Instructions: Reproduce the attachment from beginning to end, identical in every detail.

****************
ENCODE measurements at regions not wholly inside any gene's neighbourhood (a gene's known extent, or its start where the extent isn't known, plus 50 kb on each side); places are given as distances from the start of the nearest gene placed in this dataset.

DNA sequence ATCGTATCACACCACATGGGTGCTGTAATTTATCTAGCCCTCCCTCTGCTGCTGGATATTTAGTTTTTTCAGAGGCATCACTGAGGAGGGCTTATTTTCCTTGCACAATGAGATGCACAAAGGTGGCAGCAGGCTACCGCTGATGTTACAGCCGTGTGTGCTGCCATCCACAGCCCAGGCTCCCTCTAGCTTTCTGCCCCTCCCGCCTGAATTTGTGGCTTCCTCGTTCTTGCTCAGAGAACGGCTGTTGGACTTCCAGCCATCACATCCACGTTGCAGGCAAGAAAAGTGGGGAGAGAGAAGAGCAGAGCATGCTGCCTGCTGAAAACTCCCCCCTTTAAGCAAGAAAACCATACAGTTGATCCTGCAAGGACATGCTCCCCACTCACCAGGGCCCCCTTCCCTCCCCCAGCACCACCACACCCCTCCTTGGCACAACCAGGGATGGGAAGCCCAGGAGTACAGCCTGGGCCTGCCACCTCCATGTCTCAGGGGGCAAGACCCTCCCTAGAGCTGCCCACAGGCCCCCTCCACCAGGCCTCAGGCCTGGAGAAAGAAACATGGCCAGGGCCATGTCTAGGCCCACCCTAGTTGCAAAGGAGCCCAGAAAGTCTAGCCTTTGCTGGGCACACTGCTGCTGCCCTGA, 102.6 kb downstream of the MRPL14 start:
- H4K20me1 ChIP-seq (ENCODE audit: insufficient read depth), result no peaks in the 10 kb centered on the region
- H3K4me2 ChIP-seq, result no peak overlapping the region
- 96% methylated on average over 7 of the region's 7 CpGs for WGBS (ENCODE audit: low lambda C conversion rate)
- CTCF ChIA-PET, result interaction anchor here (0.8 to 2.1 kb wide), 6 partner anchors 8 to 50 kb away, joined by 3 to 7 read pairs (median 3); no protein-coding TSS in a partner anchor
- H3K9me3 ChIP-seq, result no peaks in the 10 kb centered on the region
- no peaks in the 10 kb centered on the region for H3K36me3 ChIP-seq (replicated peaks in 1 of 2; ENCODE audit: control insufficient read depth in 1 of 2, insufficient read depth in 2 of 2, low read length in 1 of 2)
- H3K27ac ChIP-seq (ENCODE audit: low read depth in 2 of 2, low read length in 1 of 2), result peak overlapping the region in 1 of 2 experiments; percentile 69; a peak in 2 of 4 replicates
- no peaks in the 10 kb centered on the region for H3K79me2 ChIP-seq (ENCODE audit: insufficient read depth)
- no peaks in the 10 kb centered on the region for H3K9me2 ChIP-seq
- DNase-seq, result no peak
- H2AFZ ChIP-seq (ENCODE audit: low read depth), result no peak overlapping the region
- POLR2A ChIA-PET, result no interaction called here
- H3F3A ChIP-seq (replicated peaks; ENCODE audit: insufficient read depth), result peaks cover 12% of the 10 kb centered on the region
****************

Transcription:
ENCODE measurements at regions not wholly inside any gene's neighbourhood (a gene's known extent, or its start where the extent isn't known, plus 50 kb on each side); places are given as distances from the start of the nearest gene placed in this dataset.

DNA sequence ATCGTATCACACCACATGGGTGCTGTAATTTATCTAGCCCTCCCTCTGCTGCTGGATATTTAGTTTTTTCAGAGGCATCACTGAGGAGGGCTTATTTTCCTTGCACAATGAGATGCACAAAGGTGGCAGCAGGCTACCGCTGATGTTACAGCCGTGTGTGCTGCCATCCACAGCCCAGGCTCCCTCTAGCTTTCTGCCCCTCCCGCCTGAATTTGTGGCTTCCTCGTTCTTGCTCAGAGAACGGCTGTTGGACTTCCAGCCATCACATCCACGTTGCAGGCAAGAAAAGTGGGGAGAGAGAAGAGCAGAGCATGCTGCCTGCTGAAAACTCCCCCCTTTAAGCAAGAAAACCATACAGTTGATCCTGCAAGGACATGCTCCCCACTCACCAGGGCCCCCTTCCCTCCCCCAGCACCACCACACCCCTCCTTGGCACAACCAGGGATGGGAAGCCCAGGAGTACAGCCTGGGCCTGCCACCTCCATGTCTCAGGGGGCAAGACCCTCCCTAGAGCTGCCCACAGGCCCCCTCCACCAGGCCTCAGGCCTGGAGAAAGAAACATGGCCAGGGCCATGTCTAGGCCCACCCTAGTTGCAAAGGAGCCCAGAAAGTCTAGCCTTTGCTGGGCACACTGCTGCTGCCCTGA, 102.6 kb downstream of the MRPL14 start:
- H4K20me1 ChIP-seq (ENCODE audit: insufficient read depth), result no peaks in the 10 kb centered on the region
- H3K4me2 ChIP-seq, result no peak overlapping the region
- 96% methylated on average over 7 of the region's 7 CpGs for WGBS (ENCODE audit: low lambda C conversion rate)
- CTCF ChIA-PET, result interaction anchor here (0.8 to 2.1 kb wide), 6 partner anchors 8 to 50 kb away, joined by 3 to 7 read pairs (median 3); no protein-coding TSS in a partner anchor
- H3K9me3 ChIP-seq, result no peaks in the 10 kb centered on the region
- no peaks in the 10 kb centered on the region for H3K36me3 ChIP-seq (replicated peaks in 1 of 2; ENCODE audit: control insufficient read depth in 1 of 2, insufficient read depth in 2 of 2, low read length in 1 of 2)
- H3K27ac ChIP-seq (ENCODE audit: low read depth in 2 of 2, low read length in 1 of 2), result peak overlapping the region in 1 of 2 experiments; percentile 69; a peak in 2 of 4 replicates
- no peaks in the 10 kb centered on the region for H3K79me2 ChIP-seq (ENCODE audit: insufficient read depth)
- no peaks in the 10 kb centered on the region for H3K9me2 ChIP-seq
- DNase-seq, result no peak
- H2AFZ ChIP-seq (ENCODE audit: low read depth), result no peak overlapping the region
- POLR2A ChIA-PET, result no interaction called here
- H3F3A ChIP-seq (replicated peaks; ENCODE audit: insufficient read depth), result peaks cover 12% of the 10 kb centered on the region